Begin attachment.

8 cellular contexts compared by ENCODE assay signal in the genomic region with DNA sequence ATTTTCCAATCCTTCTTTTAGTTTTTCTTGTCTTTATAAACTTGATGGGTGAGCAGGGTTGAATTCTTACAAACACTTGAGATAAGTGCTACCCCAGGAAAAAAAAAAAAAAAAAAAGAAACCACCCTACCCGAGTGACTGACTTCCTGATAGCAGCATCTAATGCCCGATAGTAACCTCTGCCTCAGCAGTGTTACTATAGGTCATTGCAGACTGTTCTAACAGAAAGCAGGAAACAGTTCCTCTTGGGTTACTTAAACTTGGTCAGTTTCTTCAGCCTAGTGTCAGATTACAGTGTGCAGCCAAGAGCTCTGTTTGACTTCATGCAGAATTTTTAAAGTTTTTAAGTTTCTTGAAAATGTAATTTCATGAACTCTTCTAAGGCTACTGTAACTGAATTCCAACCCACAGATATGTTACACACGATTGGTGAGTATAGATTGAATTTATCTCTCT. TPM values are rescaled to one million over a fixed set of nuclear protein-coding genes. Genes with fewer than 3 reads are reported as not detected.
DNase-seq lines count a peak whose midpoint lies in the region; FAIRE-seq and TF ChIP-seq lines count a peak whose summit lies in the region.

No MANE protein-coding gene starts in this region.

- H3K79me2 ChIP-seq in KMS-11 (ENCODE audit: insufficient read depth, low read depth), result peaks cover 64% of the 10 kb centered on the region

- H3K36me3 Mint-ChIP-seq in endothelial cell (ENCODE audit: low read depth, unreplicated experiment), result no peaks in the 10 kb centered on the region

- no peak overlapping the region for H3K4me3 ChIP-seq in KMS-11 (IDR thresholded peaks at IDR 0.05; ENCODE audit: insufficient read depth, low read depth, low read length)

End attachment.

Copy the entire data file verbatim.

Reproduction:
8 cellular contexts compared by ENCODE assay signal in the genomic region with DNA sequence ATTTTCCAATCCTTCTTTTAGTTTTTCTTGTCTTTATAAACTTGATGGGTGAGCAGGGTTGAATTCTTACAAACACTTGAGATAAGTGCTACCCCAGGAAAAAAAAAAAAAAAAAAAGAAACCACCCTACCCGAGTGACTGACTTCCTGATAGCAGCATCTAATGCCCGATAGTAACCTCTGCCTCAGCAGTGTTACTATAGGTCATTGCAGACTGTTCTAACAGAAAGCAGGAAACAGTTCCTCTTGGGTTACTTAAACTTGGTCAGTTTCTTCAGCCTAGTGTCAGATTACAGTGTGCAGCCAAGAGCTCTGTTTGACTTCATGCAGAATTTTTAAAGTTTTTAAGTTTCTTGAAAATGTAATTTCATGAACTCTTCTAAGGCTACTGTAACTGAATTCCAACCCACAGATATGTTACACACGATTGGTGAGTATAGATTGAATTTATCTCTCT. TPM values are rescaled to one million over a fixed set of nuclear protein-coding genes. Genes with fewer than 3 reads are reported as not detected.
DNase-seq lines count a peak whose midpoint lies in the region; FAIRE-seq and TF ChIP-seq lines count a peak whose summit lies in the region.

No MANE protein-coding gene starts in this region.

- H3K79me2 ChIP-seq in KMS-11 (ENCODE audit: insufficient read depth, low read depth), result peaks cover 64% of the 10 kb centered on the region

- H3K36me3 Mint-ChIP-seq in endothelial cell (ENCODE audit: low read depth, unreplicated experiment), result no peaks in the 10 kb centered on the region

- no peak overlapping the region for H3K4me3 ChIP-seq in KMS-11 (IDR thresholded peaks at IDR 0.05; ENCODE audit: insufficient read depth, low read depth, low read length)